Planetary positions on January 28, 1900

An observer located in New York City on Sunday January 28, 1900, would see:

Sun

Sun

The sun rising at 07:13 am and setting at 05:13 pm.
Moon

Moon

The moon, being 2% full, rising at 05:02 am and setting at 03:53 pm. The previous full moon was on Jan 15, 1900 while the next full moon would come on Feb 14, 1900.

The same observer would also see the other Solar System Planets as follows:

mercury

Mercury

Mercury rising at 06:59 am and setting at 04:27 pm with a 97% of surface illuminated. Mercury would be orbiting the Sun at a distance of 0.45 astronomical units (AU) and would be found at a distance of 1.41 astronomical units (AU) from Earth. Given the planet elongation, the observer would see Mercury at an angle of -7° 52' 32.2" with the Sun. The brightness would be -0.64 this day, as measured by the planet magnitude.

You can also see the map of the stars on Sunday January 28, 1900 based on your location and at a specific time.

Get a star map of the sky on January 28, 1900
venus

Venus

Venus would rise at 08:47 am and set at 07:55 pm. 84% of Venus would be illuminated by the Sun. Venus distance from the Sun would be 0.72 astronomical units (AU) and its distance from the Earth 1.32 astronomical units (AU). The angular distance in the sky between Venus and the Sun would be 32° 34' 09.9".
mars

Mars

Mars would look like 99% full, orbiting the Sun at a distance of 1.40 AU and be at 2.38 AU from Earth. The planet would be seen rising at 07:10 am and setting at 04:52 pm. The angular separation of the Sun and the planet, with Earth as the reference point, would be -3° 23' 25.8". The brightness of Mars, that is its magnitude, would be 1.18.
jupiter

Jupiter

Jupiter’s distance from the Sun would be 5.38 AU and 5.75 AU from Planet Earth. Jupiter rising and setting times would be 02:56 am and 12:31 pm respectively. Jupiter would appear with a 99% illuminated fraction of its surface and a magnitude (brightness of the star) of -1.75. Its angular separation between the Sun would be -63° 13' 36.4".
saturn

Saturn

Saturn would rise at 04:50 am and set at 02:09 pm, appearing 99% full. The angular separation of Saturn from the Sun, as seen by the observer, would be -38° 36' 10.0", its magnitude 0.56. Saturn would orbit the Sun at a distance of 10.07 astronomical units (AU) and would be located at a distance of 10.82 astronomical units (AU) from Earth.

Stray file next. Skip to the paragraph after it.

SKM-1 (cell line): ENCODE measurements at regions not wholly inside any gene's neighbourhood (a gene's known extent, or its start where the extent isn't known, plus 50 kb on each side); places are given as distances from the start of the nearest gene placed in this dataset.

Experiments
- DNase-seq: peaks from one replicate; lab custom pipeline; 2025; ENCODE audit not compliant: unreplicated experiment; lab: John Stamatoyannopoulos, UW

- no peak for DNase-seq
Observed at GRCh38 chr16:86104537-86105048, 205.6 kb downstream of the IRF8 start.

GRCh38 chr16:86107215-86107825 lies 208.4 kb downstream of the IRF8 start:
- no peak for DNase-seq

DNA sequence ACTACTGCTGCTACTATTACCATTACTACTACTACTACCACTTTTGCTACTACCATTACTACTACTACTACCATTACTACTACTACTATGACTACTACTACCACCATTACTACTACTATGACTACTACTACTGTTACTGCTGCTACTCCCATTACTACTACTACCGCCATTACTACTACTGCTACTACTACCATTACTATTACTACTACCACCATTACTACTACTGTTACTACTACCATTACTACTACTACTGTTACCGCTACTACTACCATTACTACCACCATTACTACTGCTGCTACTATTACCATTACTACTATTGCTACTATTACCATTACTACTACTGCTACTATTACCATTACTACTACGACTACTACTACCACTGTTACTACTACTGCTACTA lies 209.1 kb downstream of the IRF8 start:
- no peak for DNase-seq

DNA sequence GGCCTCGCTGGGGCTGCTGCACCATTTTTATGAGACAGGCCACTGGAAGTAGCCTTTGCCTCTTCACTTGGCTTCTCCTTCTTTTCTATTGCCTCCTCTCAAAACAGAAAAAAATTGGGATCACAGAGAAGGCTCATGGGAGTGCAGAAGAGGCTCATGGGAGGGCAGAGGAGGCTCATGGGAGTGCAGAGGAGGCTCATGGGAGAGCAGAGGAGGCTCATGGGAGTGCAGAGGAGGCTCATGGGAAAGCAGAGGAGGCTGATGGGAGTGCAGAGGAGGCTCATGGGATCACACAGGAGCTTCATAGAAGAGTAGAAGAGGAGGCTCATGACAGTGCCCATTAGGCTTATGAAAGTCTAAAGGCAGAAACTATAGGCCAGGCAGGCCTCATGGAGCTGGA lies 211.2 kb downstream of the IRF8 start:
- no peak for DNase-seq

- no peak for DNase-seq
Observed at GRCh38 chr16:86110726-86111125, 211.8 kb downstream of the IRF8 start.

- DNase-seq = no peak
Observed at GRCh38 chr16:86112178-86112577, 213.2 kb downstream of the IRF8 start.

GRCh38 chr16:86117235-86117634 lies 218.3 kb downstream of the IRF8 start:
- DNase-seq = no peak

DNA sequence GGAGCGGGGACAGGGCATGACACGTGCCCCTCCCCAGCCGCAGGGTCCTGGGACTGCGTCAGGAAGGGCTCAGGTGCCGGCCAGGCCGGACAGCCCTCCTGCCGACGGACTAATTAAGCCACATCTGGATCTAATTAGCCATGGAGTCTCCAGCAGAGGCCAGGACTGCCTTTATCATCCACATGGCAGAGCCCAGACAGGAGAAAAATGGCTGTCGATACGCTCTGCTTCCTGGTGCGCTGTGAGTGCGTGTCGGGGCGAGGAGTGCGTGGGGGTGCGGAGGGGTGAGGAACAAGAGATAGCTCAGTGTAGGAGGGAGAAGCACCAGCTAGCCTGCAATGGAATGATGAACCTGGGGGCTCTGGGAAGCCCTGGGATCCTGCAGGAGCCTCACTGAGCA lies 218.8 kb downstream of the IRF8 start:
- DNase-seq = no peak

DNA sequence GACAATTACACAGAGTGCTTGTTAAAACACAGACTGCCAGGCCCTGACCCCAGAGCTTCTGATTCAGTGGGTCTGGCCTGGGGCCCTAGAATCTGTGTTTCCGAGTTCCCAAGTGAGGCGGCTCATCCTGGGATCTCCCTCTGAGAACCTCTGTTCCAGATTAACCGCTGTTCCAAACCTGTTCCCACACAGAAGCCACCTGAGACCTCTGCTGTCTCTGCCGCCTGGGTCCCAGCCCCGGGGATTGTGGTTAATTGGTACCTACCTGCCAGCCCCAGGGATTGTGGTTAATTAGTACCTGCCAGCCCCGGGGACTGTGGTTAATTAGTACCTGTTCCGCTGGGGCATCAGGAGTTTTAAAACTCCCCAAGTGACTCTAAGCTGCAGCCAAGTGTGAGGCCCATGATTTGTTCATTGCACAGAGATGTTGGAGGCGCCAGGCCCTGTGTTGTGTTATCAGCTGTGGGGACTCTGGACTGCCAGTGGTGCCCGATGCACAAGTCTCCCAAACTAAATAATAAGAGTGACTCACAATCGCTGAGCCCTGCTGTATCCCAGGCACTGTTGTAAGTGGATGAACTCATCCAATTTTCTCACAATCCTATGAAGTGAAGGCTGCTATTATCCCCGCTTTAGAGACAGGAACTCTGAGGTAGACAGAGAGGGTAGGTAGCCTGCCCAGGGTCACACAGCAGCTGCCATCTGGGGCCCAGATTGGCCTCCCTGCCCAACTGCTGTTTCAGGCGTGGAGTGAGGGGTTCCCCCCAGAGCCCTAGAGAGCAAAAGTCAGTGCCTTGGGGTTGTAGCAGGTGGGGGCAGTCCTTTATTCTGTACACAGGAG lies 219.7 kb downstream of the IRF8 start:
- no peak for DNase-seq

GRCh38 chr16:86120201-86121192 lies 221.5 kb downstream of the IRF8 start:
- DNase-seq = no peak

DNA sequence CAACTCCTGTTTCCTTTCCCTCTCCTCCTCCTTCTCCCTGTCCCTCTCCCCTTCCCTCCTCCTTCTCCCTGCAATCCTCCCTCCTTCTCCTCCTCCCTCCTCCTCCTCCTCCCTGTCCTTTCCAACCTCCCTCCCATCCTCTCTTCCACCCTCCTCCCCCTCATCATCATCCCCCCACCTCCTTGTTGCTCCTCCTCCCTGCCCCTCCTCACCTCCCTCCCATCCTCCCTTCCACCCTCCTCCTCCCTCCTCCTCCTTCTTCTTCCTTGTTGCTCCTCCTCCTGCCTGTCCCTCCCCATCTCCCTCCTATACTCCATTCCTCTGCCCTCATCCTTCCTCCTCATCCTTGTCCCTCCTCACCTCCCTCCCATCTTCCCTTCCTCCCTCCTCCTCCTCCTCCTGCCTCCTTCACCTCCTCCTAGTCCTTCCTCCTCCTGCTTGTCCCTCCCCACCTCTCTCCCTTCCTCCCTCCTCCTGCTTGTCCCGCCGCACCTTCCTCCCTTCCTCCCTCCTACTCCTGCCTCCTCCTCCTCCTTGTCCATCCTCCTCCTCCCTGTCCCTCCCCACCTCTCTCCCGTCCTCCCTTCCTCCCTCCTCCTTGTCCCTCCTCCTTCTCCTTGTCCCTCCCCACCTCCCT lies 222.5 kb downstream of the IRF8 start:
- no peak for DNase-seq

uranus

Uranus

Uranus would appear 99 full, its brightness being 5.66. It would be seen rising at 03:25 am and setting at 12:47 pm. Uranus would be 19.00 AU far from the Sun and 19.50 AU far from Planet Earth (average distance). The observer, looking up into the sky, would see Uranus with a -57° 53' 37.5" angle of separation from the Sun.
neptune

Neptune

Neptune rising at 01:36 pm, and setting at 04:28 am, its magnitude (the degree of brightness of a star) being 7.83. The difference between the celestial longitude of the Sun and that of Neptune would be 135° 27' 59.8". At 29.87 AU distance from the Sun and at 29.16 AU from Earth, 99 % of Neptune would be illuminated by the Sun.
pluto

Pluto

Pluto would be seen as 99% full and would have an elongation of 125° 14' 42.6". It would orbit the Sun at an average distance of 46.95 astronomical units (AU) and be located at an average distance of 46.37 astronomical units (AU) from Earth. The observer would see Pluto rising at 01:35 pm and setting at 03:14 am, its magnitude (brightness of the star) being 15.72.

For the same New York observer looking up in the clear night sky around 10 pm of the same day, the solar system planets would be found in the following constellations and at the following coordinates:

Planet Constellation Right Ascension Declination
Mercury Capricornus 20:18:32.89 -21:35:49.4
Venus Aquarius 22:56:38.75 -8:12:35.2
Mars Capricornus 20:36:05.94 -19:42:38.6
Jupiter Scorpius 16:17:49.24 -20:31:59.5
Saturn Sagittarius 18:03:48.22 -22:27:12.8
Uranus Ophiuchus 16:39:58.29 -22:07:00.6
Neptune Taurus 5:36:29.05 22:03:19.3
Pluto Orion 4:58:41.44 12:57:21.8

Maps of the planetary positions

Planetary positions on January 28, 1900 - Heliocentric and Geocentric views
NB: The dimensions and the orbits of the planets are not in scale. The zodiac signs in the geocentric view are set assuming that Aries coincides with the vernal equinox and that each of the zodiac signs occupy exactly one-twelfth of the sky.

See what else happened on January 28, 1900